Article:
Strategic Analysis of the European and North American Market for Automated Driving

Every Major OEM Group to Commercialize Semi- and Highly-automated Vehicles by 2020

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This study investigates the OEM go-to-market strategy for automated cars as compared to non-automotive efforts such as Google’s. Key automakers and potential new entrants are looking to make driverless vehicles a reality by 2020. An overall philosophy towards automated cars is provided, focusing on a targeted level of automation and introduction timelines, including key technology trends, enablers, and outlooks for automated driving-related technologies. Market size and forecasts by OEM and by region—2014 to 2020—are outlined. Business cases and OEM profiles as well as an actionable set of recommendations for aspiring OEMs looking to enter the market are offered. The base year is 2013; forecasts run 2014–2025.

Table of Contents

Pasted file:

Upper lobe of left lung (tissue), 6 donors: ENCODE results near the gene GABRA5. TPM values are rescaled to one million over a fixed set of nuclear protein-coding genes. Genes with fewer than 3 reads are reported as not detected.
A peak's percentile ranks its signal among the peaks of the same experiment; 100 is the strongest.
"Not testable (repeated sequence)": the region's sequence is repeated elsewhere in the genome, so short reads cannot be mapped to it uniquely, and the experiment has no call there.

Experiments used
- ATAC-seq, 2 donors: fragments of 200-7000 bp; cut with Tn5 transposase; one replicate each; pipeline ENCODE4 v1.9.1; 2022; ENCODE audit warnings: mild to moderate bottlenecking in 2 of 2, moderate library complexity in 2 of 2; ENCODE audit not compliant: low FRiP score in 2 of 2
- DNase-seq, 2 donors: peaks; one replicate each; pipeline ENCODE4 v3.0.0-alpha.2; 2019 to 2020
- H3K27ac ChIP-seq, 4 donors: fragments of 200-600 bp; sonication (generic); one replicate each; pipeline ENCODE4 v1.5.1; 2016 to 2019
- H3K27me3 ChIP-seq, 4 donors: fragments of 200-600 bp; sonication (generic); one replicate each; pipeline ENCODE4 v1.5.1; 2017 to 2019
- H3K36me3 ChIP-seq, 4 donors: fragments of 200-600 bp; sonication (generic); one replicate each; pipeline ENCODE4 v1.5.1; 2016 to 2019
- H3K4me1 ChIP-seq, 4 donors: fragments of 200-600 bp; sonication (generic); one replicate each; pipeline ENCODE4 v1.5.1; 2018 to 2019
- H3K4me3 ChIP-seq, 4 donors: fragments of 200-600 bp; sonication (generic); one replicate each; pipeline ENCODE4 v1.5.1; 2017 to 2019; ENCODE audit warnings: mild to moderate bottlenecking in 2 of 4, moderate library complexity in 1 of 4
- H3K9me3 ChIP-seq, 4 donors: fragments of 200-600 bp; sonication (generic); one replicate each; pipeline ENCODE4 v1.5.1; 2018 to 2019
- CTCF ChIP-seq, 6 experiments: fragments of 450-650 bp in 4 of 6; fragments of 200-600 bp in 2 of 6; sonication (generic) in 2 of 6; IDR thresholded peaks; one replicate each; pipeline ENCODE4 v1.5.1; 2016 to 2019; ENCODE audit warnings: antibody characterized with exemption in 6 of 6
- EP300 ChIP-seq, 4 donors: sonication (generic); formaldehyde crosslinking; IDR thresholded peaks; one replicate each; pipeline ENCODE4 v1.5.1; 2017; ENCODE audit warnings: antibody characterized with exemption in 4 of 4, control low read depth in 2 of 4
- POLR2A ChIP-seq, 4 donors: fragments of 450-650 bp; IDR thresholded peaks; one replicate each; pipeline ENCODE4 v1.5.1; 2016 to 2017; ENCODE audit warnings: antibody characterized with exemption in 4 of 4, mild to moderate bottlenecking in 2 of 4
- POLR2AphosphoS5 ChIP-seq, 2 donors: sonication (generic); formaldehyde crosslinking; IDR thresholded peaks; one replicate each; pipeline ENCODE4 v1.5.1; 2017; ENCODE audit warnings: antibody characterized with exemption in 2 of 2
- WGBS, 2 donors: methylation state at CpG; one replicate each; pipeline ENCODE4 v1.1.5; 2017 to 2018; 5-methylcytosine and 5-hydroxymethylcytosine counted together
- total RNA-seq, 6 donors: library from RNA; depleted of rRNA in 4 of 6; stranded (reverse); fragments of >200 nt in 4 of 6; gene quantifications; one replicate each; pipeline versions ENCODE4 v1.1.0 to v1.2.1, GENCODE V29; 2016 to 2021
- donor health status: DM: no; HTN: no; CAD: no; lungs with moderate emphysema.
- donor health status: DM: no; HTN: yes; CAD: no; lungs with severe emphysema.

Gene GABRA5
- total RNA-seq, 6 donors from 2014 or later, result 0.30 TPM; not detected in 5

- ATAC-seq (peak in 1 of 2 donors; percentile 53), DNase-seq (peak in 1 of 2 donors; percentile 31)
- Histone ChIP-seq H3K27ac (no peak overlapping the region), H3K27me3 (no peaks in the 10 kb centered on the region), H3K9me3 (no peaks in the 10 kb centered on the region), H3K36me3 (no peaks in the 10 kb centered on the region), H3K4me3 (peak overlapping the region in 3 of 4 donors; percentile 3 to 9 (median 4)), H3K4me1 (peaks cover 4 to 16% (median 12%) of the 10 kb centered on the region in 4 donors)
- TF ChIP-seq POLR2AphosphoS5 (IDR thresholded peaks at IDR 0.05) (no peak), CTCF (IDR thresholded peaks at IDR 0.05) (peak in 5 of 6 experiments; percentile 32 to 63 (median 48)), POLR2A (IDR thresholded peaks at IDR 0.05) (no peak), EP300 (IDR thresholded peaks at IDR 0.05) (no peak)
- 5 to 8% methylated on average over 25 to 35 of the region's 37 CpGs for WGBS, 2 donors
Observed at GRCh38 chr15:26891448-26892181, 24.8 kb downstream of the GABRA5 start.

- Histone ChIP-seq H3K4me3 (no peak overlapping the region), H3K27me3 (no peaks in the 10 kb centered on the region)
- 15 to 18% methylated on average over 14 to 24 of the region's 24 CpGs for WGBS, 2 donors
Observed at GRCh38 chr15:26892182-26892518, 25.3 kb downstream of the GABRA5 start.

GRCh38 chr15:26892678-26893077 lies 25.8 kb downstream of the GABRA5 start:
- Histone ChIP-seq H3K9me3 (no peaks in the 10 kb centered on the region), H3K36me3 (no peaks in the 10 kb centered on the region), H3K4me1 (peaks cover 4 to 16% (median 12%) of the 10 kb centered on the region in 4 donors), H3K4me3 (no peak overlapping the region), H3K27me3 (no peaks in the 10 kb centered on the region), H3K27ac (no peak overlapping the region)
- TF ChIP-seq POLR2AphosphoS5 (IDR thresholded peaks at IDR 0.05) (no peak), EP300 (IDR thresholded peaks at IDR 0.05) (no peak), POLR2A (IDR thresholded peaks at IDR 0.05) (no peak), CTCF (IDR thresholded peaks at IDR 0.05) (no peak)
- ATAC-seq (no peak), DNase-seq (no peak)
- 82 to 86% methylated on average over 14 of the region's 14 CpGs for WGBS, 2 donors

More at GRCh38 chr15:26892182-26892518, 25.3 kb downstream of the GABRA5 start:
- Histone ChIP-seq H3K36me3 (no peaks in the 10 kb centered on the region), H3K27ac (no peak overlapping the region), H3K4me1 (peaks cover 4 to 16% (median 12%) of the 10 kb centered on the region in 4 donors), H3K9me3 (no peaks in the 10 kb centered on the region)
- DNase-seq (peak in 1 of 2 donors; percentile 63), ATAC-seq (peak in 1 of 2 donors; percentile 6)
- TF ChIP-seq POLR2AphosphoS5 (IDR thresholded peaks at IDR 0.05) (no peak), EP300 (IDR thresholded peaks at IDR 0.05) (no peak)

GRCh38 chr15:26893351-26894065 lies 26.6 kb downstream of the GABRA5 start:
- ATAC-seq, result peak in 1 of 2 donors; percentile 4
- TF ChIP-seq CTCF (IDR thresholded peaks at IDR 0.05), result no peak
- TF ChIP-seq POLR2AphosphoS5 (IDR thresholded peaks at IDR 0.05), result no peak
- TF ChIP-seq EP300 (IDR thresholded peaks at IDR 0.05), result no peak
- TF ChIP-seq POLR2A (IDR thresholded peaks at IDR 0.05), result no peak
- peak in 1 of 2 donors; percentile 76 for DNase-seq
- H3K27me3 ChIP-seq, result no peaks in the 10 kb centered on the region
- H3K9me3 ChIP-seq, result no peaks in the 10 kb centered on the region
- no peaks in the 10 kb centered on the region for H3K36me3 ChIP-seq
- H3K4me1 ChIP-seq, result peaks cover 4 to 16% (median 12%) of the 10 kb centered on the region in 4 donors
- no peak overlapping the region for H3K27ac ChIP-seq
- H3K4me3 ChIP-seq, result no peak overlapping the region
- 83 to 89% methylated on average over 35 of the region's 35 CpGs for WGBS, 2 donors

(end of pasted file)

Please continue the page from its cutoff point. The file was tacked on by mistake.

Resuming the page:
Executive SummaryExecutive Summary—Key FindingsMacro-level Outlook of Automated Driving—Driver InvolvementMarket Size AnalysisTraditional vs. Non-traditional Automated Driving ApproachOEM Comparative Analysis—Overall Automated Driving StrategySensor Portfolio for Automated Driving: Comparative AnalysisKey Technology Enablers for Automated DrivingValue Proposition of Automated CarsAutomated Driving Business ModelsExecutive Summary—Associated MultimediaResearch Scope, Objectives, Background, and MethodologyResearch ScopeResearch Aims and ObjectivesKey Questions this Study Will AnswerResearch MethodologyKey OEM/Player Groups Compared in this StudyIntroduction, Market Overview, and Key TrendsNational Highway and Traffic Safety Administration (NHTSA) Automated Driving DefinitionsClassification and Definition of Automated Driving Benefits of Vehicle AutomationBusiness Models around Automated DrivingIndustry ChallengesMacro-level Outlook of Automated Driving—Application ConvergenceApplications Required for Various Levels of Vehicle AutomationConvergence of ADAS and ConnectivityOEM Comparative Analysis—AD Specifics ComparisonOEM Comparative Analysis—AD Specifics Comparison (continued)OEM Comparative Analysis—Automated Driving Cost and PackagingOEM Comparative Analysis—Automated Driving Cost and PackagingOther Applications for Automated Driving VehiclesOther On-highway Applications for Automated Driving VehiclesOff-highway Applications for Autonomous Driving VehiclesDefense Applications for Autonomous Driving VehiclesImplications of Human Machine Interface and Control of Automated VehiclesQuestions about Key Human FactorsSystem Characteristics and HMI DevelopmentManaging Control and SupervisionHuman Factors in Fully-automated VehiclesSensors and Applications RoadmapThe Automated Vehicle EE Architecture RoadmapCommunications Technology RoadmapLocalisation RoadmapLocalisation Technology RoadmapComparative Analysis of Various Automotive sensors Communication Networks EvolutionAutomated Driving—Application RoadmapDesign, Testing, and Validation of Automated CarsMeeting the Design Challenges of Automated Vehicles Cyber Security and Data EncryptionDesign of Automated VehiclesThe Need for System Resilience Design of Automated VehiclesRequirements for the Design Process of Automated VehiclesSystems Engineering Framework for Automated VehiclesValidation and Testing of Automated VehiclesSystem Assurance and Design ValidationMarket Potential Analysis for Automated DrivingAutomated Vehicles Forecast—North AmericaNorth American Automated Vehicle Forecast DiscussionAutomated Vehicles Forecast: EuropeEuropean Automated Vehicle Forecast DiscussionComparative Analysis—Automated Driving Cost & Packaging AnalysisMercedes-Benz Optional Assistance PackageOEM Profiles—Vehicle Automation Snapshot Vehicle Automation Snapshot—AudiAudi Electronic HorizonAudi Traffic Assist Activation and Manual TakeoverAudi’s Sensor SuiteVehicle Automation Snapshot—BMWProposed Architecture for highly-automated Driving (HAD) Structure—BMWBMW’s HAD ModuleBMW’s Planned Fail-safe or Fail-operational ArchitecturesVehicle Automation Snapshot—General MotorsCadillac’s Approach to Automated DrivingVehicle Automation Snapshot—Mercedes-BenzCategorization of Automated Scenarios—Mercedes-BenzMercedes-Benz—Automated Driving FeaturesOverview of Mercedes-Benz Attention AssistMercedes-Benz Electronic HorizonMercedes-Benz aims to Utilize Stereo-vision to Protect Road-users Vehicle Automation Snapshot—VolkswagenVolkswagen Electronic HorizonVolkswagen Temporary Auto Pilot (TAP)Vehicle Automation Snapshot—VolvoVolvo Electronic Horizon Volvo Autonomous ParkingGoogle Car ProjectGoogle Car—Sensors and Technologies UsedKey Innovations from Suppliers Active in Automated DrivingKey Innovations from BoschKey Innovations from ContinentalExample Architectures of Highly- and Fully-automated VehiclesKey Innovations from ValeoSuppliers’ Automated Driving Capabilities PositioningConclusions and Future OutlookMulti-faceted Implications of Automated DrivingPurpose and Functional Requirements of Fully-automated Vehicles Future Outlook and So-what AnalysisThe Last Word—3 Big PredictionsLegal DisclaimerAppendixFirst States to Allow Automated Cars on Public Roads in the USTable of Acronyms UsedLearn More—Next StepsRelevant ResearchMarket Engineering Methodology




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